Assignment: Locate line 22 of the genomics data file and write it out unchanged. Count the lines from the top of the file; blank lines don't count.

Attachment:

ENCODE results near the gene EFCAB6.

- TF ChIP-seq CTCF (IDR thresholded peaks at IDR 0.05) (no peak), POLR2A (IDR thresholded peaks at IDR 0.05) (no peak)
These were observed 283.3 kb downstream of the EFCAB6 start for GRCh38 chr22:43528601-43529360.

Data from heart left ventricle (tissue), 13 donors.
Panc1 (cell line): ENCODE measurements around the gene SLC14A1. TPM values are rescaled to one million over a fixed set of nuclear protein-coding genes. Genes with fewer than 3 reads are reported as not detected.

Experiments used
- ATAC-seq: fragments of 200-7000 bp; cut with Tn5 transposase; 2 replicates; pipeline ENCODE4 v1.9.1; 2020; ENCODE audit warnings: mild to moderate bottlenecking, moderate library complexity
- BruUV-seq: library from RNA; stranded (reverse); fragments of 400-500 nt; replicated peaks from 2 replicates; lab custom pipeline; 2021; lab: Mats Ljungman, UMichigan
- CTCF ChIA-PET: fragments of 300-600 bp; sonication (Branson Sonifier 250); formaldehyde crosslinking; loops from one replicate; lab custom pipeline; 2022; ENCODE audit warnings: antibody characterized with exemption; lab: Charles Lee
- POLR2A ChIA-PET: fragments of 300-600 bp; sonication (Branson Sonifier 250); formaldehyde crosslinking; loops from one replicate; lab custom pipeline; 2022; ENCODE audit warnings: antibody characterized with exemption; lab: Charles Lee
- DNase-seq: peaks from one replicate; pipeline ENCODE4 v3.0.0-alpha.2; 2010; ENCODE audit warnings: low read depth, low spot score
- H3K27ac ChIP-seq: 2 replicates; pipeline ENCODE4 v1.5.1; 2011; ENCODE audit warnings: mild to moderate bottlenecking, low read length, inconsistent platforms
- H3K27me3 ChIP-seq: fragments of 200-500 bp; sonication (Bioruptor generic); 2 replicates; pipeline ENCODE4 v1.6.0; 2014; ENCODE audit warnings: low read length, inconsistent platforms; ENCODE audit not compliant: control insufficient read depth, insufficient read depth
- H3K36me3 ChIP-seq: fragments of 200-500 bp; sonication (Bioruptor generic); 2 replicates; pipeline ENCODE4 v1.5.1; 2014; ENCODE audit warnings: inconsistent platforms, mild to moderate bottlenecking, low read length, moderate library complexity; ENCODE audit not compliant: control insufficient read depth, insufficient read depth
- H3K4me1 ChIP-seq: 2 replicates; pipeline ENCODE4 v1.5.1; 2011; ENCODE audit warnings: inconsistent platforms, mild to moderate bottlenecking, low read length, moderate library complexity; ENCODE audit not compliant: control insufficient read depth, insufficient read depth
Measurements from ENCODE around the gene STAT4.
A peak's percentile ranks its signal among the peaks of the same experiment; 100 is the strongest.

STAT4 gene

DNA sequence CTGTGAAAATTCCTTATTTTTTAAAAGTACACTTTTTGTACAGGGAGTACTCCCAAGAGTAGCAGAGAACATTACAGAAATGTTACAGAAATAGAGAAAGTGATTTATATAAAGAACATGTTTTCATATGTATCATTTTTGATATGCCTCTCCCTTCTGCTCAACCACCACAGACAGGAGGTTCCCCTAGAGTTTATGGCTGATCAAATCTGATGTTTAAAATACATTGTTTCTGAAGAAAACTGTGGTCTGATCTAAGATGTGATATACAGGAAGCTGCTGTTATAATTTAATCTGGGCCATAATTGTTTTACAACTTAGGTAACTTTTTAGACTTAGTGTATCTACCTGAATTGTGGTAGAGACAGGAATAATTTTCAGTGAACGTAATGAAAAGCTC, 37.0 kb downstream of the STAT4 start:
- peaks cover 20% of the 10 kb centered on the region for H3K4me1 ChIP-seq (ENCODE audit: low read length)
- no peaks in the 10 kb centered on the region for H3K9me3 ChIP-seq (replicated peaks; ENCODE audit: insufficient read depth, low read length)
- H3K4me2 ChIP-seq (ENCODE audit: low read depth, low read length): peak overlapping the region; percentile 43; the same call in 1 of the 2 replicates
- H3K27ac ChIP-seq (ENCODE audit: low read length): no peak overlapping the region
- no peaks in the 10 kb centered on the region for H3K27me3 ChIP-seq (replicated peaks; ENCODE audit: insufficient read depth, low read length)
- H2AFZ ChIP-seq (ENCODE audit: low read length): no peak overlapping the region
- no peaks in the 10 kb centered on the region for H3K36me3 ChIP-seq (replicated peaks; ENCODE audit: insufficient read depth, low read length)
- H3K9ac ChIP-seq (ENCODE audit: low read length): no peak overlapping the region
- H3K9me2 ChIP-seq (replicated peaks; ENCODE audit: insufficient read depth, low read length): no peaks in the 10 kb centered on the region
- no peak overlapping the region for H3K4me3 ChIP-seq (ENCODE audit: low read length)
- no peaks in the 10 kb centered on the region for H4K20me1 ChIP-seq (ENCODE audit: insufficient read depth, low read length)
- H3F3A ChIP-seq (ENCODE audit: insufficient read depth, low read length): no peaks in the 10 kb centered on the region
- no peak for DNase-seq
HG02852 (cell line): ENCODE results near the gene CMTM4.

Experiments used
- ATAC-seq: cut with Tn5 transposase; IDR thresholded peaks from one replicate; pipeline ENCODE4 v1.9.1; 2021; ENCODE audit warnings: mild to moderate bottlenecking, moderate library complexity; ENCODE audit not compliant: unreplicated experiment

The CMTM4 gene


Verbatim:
- H3K4me2 ChIP-seq (ENCODE audit: low read depth, low read length): peak overlapping the region; percentile 43; the same call in 1 of the 2 replicates